Baptist Hospitals Ban All Non-Family Visitors as Safeguard; Because Swine Flu Keeps Spreading, They Are Ramping Up Efforts

Article excerpt


At a hospital run by Baptist Health, you can't visit a sick friend unless you're family. Only one person at a time can visit a Duval County jail inmate. And it seems you can't go anywhere without running into a bottle of hand sanitizer.

Welcome to Northeast Florida in the age of swine flu.

Businesses, government offices and medical centers are ratcheting up their prevention efforts as the resurgent virus sweeps the First Coast. Those efforts are particularly important because the swine flu vaccine won't be available for at least a week - and even then only for those most at risk of getting ill, such as pregnant women and health care workers.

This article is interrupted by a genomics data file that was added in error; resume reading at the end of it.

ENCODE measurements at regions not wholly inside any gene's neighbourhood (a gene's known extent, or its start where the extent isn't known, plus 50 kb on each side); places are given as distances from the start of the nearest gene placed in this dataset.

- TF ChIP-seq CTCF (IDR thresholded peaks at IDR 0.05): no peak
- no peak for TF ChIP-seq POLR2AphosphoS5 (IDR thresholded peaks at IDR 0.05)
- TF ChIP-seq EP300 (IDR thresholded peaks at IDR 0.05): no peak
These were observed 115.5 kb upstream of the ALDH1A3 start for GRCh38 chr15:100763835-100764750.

The virus, known technically as H1N1, quickly circled the world after it was first reported in April. After a relatively quiet summer, cases ramped up with the start of the school year.

Duval and Baker counties were experiencing "widespread" outbreaks as of the week ending Sept. 22, according to a Florida Department of Health tracking Web site. Though the swine flu has caused 10 deaths on the First Coast, the vast majority of the cases have been mild.

Still, "we are seeing people in emergency rooms because they think they need to go there when they really need to stay home and treat themselves," said Duval County Health Department spokesman Charles Griggs.

Because of the mounting illness, most local hospitals have enacted strict patient-visitation guidelines. Most have banned visitors who are 5 years old or younger as well as people with flu-like symptoms to stay away. …


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